Bitcoin is a tool for social justice, according to experts

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Bitcoin is a tool for social justice, according to experts

The price ofBTC-USD, the world's first digital currency, raised eyebrows this week when it dropped below $40,000 for the first time in three months, stoking fears of uncontrolled volatility. By Wednesday, the coin price had risen to $43,000 and many financial leaders are forecasting thatBitcoin will surpass $75,000 by the end of the year.

Some investors are highlightingBitcoin for the opportunity it presents to level the playing field, particularly for Black Americans, many of whom have been disadvantaged by traditional banks for decades.

Charlene Fadirepo, a former audit manager at the Federal Reserve Board of Governors, told Yahoo Finance thatBitcoin is a tool for social justice. If you think of Black Americans, you believe thatBitcoin allows us to build generational wealth. It allows communities to build wealth in communities that have been left out of the discriminatory banking system that we have today. Fadirepo called 2021 a breakout year forBitcoin, noting that major banks had had high net worth clients invest in it, and large corporations have begun accumulatingBitcoin and holding onto it as an asset. At least seven major banks, including Morgan Stanley, JP Morgan Chase and CitiGroup, have made large investments inBitcoin.

Fadirepo founded Guidefi, a fin-tech platform that aims to make it easy for women and professionals of color to find their ideal financial advisers in 2019 because the big picture is so bright, said Fadirepo. If you look at Bitcoins on a 10 year basis, they had annualized returns of 200% and in the past two years of this epidemic, they had returns of 400%. The S&P delivered a return of around 15% and gold delivered a return of around 15%. These are amazing returns for any kind of asset class and incredible returns forBitcoin. She said that the Fed and the FDIC worked together for inner-agency guidance and that they expect to see more and more movement and more regulatory clarity. As we know when regulatory clarity is here, that builds trust, that builds security and encourages more people to invest and hopefully more institutions to invest. Some marginalized Americans view Bitcoin and the bigger umbrella of cryptocurrencies as a chance to control their own success in the future, despite government intervention.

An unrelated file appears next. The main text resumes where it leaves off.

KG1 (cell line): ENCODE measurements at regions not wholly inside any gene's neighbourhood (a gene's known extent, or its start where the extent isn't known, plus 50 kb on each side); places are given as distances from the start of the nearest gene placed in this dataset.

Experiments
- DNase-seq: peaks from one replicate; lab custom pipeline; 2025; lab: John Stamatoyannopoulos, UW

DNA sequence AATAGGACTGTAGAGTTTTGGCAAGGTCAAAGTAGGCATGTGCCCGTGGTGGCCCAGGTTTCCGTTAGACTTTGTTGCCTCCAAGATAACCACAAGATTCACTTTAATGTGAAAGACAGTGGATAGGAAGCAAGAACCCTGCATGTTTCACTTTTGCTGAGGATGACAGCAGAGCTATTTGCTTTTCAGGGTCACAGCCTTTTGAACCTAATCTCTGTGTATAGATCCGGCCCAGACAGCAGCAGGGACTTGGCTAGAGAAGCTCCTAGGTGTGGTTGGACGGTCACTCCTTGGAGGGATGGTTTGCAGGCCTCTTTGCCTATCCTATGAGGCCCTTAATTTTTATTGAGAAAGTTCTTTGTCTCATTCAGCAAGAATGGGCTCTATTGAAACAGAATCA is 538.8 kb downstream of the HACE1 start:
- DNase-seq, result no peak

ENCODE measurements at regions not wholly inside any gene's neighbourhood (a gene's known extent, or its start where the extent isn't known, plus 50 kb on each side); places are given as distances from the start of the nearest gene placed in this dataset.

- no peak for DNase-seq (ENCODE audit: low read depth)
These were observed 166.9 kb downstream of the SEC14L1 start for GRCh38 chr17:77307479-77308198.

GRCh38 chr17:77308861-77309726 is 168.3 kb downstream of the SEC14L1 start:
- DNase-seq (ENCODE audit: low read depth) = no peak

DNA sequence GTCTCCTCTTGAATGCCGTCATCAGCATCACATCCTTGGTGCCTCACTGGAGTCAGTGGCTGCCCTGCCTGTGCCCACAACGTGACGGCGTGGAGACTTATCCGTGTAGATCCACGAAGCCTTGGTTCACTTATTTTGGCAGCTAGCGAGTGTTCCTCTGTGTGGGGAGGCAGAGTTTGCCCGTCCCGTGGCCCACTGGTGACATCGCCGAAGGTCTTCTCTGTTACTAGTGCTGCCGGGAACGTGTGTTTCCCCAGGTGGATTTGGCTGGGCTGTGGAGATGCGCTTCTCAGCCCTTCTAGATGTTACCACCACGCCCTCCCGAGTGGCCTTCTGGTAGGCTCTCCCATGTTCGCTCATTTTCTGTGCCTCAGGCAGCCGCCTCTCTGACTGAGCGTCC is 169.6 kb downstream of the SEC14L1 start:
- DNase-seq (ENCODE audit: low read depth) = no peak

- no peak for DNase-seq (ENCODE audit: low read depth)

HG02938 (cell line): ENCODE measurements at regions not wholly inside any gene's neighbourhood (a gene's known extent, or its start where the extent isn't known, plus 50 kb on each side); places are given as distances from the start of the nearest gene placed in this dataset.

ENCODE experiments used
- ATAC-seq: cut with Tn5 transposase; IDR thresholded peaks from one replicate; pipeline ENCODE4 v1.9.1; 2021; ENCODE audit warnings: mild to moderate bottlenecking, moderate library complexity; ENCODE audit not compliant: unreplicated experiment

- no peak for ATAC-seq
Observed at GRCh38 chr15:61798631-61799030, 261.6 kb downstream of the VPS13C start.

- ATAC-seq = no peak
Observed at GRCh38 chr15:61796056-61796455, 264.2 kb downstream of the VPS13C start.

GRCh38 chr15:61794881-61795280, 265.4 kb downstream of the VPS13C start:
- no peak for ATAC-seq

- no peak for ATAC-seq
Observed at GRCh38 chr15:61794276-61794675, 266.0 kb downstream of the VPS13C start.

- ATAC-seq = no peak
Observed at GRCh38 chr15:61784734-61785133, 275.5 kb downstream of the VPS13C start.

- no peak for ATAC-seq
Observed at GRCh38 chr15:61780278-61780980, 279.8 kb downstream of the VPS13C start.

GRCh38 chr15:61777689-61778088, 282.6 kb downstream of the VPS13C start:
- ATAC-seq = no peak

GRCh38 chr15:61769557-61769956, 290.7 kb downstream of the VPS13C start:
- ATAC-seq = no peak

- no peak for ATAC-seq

Christopher Mapondera, co-founder of BillMari, the largest Pan-African wallet provider, told TIME last fall that we need to use the technology behind the block chain to improve the quality of life for our people.

After 400 years of slavery in America and decades of fighting for civil rights, the racial wealth gap in the U.S. remains stark. According to the Federal Reserve data from 2019, the median net worth of the average white household was $188,200, nearly eight times greater than that of the average Black household at $24,100. Access to credit and loans, the effects of redlining and lack of banks in Black communities have all played a role in the wealth gap.

Progress towards equity in these arenas for the most disadvantaged communities has been slow, but many Black Americans see it as a prime opportunity to correct. According to a recent Harris poll, nearly one in four Black Americans own cryptocurrencies, surpassing any other race in America, including white Americans 3 to 1.

Brandon Buchanan, the founder and managing partner of Meta 4 Capital, is one of the leading Black investors that sees promise in the space.

Buchanan told Yahoo Finance last month that black people are very connected to culture. If you think about the internet and you think about memes, all you have to do is check the vernacular. Check out what's going on in culture and music and Black folks are on the front foot of that. Fadirepo believes that women of color, especially Black women, will lead the Bitcoin revolution when all is said and done.

She said that women of color are the fastest group of entrepreneurs in the country. We believe thatBitcoin and investing inBitcoin is going to be a big part of the story for the average Black woman and the average woman of color because we are so focused on taking women from financial health to financial wellness to hopefully financial independence.